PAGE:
In both stories it must have been difficult for fishermen to listen to the suggestions of a carpenter. After all, this was their profession, not his. They knew about fishing, and were perhaps some of the best fishermen on the Sea of Galilee. Besides, what Jesus was suggesting did not make any sense. What possible difference could it make to put the net on the other side of the boat?
Sometimes God puts us in situations where it seems like there is no answer. We have tried everything. We thought we knew what needed to be done. It worked before, so we think we already know how to do it, and now someone is telling us a simplistic answer that drives us up the wall. Perhaps God is asking us to do something beyond what is simplistic, it may even seem like something foolish. It is counterintuitive.
Jesus tested the disciple’s obedience so that they could learn that blessings follow obedience. In your relationship with God, success follows obedience, even when what he is asking you to do seems ridiculous to you. You are not smarter than God. You can’t keep doing the same things and expect different results. Success comes as we are willing to listen to Jesus and do what he says, and this therefore involves humility. Jesus wants us to have a teachable spirit. This for me is one of the most important characteristics that you can have in life. In church life I sometimes come across people who really don’t want advice. They don’t want to hear it and so they never learn. You have to have humility and a willing spirit. King David in his great penitential prayer said, “Restore to me the joy of your salvation and grant me a willing spirit, to sustain me” (Psalm 51:12). You have to be willing to listen to Jesus and do what he says.
The second lesson in this story is: We meet God when we come to the end of our resources.
The disciples had been fishing all night. They had done all they could. They were at the end of their tether. Their resources were spent. That’s when God shows up. At the point where we give up is often when God shows up.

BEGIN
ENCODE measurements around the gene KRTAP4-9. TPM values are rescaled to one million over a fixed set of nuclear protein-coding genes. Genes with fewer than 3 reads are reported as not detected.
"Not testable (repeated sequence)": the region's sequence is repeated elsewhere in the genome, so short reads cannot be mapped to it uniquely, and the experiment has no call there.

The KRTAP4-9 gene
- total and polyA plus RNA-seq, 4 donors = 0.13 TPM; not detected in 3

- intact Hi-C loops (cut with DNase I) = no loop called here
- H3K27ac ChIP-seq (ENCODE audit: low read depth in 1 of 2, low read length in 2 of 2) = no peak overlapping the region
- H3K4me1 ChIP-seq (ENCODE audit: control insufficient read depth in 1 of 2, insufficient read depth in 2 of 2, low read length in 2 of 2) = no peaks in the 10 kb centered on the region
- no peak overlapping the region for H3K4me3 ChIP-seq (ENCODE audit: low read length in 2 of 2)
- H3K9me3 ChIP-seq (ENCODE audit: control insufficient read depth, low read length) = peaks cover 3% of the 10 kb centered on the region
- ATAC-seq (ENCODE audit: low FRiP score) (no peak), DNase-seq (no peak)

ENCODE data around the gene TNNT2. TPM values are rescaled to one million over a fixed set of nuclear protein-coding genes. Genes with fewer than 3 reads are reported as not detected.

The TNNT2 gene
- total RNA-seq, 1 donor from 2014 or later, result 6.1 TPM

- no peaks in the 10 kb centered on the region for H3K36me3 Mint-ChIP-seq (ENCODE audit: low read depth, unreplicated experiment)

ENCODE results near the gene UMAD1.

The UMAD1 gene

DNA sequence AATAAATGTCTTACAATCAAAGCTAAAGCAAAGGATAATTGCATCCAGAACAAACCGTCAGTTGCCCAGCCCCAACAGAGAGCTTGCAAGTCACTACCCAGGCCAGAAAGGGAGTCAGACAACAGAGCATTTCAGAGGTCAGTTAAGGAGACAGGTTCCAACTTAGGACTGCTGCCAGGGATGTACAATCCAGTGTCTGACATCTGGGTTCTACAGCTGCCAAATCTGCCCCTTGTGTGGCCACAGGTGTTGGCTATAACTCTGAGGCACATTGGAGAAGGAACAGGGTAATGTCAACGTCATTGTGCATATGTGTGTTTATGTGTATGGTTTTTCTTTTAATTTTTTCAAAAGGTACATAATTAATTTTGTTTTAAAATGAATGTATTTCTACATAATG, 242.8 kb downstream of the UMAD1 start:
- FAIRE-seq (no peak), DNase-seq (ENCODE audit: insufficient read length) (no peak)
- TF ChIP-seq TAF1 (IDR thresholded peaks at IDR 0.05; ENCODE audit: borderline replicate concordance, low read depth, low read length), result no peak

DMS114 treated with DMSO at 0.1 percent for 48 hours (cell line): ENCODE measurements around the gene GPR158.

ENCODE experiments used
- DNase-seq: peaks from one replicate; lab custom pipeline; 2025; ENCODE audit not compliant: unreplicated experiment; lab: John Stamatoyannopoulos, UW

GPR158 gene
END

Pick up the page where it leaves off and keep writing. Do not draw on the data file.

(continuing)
Simon Peter was certainly at the end of his resources. He had boasted that if everyone else left Jesus, he would still be faithful, but he wasn’t. He had failed. He played the coward. He failed Jesus.
It’s interesting that the Greek word for charcoal fire is found in only two places in the New Testament. Here in this story where Jesus is cooking fish for the disciple’s breakfast, and the other is when Peter stood warming himself after the arrest of Jesus in the courtyard. It was there that Peter denied the Lord and saw Jesus look at him as the cock crowed. As he smelled the charcoal fire on the shore this day, he must have been taken back again to that shame filled moment in the courtyard. Peter realized that he was at the end of his resources. He knew now that there was nothing good left in him.
It’s actually a good thing to come to the end of our resources and realize our weakness, so that we give in to God. We realize we can’t do anything on our own anyway, so we ask him to completely take over, and determine that we will do whatever it is he wants us to do. We stop trying to make things happen and let him have his way. And, amazingly, that is when things begin to happen. When we as a church and as individuals completely surrender to the will of God, that is when begin to see what God can really do.
When everything you have tried in life turns out to be nothing, he can make something out of it. He creates fish and bread. He gives health where there was only sickness. He gives strength when there was only weakness. He gives life where there was only death. He gives hope where there was only despair. He gives forgiveness where there was only shame. He is the God of new beginnings. When we reach the end of ourselves, we come to the beginning of him.
We come here today as individuals with needs, but also as a church body with needs. Have we in both situations stopped to hear what God is instructing us to do? Have we come to the end of our own options, and realized that we need to come in humility before God and submit to his will? Sometimes the things that God wants us to do for his church might seem so obvious that they seem rather ridiculous or too simple. As I have prayed regularly for our church, I am more and more convinced that the answer to the future of our church lies first and foremost in the need for humility, to acknowledge before God that we cannot do things in our own resources, and that in obedience we come open and willing to be guided by his direction. If we are going to fish, we have to put down our nets where God directs us to. If you are going to receive the answer God has for you, you are going to have to do what he says, when he says it and where he says to do it.